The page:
Also, it was usually served with the olive oil (extra virgen of course), drizzled on top of the bowl at the end. There may have been some olive oil in it before too, but not much if there was.

    One last suggestion, my mom used to put a dab of honey in her recipe to curb the acidity of the tomatoes/vinegar, but I usually omit this whenever I make it. Just throwing that out there. Enjoy!

  • Anonymous

    Pedro is Portuguese. notice how he drops his Z and insteads an S.

  • Robyn

    Today I was about to ‘donate’ to my worm farm a cucumber that had frozen in my fridge when it suddenly occurred to me that it could be used to whirl up some Gazpacho. I usually make it in advance and allow the flavours to develop, but this instant lunch was really delicious. Yeah, summer is here.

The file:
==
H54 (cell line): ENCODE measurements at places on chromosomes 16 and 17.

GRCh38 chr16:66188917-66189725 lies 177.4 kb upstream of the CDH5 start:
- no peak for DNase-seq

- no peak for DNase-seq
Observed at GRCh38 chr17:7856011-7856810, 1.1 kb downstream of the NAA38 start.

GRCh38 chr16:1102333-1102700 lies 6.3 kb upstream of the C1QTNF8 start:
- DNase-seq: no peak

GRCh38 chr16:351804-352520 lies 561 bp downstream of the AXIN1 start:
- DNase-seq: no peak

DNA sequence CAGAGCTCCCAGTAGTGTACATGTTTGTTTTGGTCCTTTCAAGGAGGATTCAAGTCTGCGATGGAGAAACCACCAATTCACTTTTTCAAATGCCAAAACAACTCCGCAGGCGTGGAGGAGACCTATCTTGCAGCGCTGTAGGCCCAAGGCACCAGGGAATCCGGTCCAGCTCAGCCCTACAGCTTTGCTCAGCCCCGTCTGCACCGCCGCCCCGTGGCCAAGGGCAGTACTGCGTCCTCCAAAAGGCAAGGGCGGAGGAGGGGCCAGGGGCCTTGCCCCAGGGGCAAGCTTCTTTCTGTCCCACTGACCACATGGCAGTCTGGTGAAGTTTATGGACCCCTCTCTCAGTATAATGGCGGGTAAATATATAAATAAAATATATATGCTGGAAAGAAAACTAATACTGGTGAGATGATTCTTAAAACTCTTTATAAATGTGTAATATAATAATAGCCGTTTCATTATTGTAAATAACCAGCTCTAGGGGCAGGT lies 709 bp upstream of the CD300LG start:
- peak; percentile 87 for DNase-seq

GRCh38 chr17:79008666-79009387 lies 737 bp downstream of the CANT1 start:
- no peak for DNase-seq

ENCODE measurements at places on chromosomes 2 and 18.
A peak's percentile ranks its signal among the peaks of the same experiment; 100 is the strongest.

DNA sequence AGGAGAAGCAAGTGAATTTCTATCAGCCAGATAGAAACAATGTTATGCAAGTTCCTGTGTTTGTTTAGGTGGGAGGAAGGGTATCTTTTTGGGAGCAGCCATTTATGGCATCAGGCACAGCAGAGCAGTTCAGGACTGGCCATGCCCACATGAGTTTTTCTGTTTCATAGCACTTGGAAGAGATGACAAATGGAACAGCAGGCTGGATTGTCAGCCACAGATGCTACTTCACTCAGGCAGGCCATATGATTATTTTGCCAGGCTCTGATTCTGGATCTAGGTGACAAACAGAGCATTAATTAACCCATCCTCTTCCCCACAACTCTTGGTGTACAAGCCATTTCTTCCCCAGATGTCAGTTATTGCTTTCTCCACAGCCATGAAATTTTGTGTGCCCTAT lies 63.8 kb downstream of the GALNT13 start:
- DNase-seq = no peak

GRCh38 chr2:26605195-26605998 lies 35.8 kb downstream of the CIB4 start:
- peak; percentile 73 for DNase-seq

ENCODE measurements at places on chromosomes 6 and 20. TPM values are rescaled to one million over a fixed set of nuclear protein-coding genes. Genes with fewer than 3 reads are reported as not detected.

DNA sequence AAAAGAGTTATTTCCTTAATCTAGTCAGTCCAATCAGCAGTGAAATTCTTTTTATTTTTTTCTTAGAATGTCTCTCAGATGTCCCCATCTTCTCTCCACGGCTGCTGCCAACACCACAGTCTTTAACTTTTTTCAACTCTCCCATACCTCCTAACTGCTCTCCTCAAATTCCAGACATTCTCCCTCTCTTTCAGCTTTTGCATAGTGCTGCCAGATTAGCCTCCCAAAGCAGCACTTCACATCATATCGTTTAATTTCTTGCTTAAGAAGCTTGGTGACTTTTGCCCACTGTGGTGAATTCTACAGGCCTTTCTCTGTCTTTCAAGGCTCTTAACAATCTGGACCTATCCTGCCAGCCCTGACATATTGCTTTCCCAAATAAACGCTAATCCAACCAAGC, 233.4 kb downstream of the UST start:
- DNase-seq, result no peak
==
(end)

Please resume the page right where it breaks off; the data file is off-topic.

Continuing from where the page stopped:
• John

    I just came upon this site and even though it’s still very much winter here in Chicago, I’m inspired to start experimenting with these gazpacho recipes. I tried making it once after seeing the Spanish movie “Women on the Verge of a Nervous Breakdown”, but it didn’t turn out very well. At any rate, the reason for my post is to recommend to vegetarians that they try substituting pickapeppa sauce for worcester. It’s excellent.

  • Dan

    Hi I use a lot of spices in my soup including salt, pepper, thyme, oregano, marjoram, basil, tarragon and celery seed. I also add After Death Sauce, but thats me. It always is better when aged a few days.

  • Dianne

    I made the soup using bloody mary mix instead of tomato & vidalia onion instead of purple – it was great. The bloody mary mix added just the right amount of punch.

  • Zach

    I like the sound of the recipe from Joao Pedro,
    but might try blending about 1/3 of the ingredients and chopping the rest. I really like
    the larger pieces of vegetable, and the blended
    vegetables would avoid the watery base.

    Although this won’t help vegetarians, I have sometimes used a very good chicken broth for part of the liquid.

  • Tanis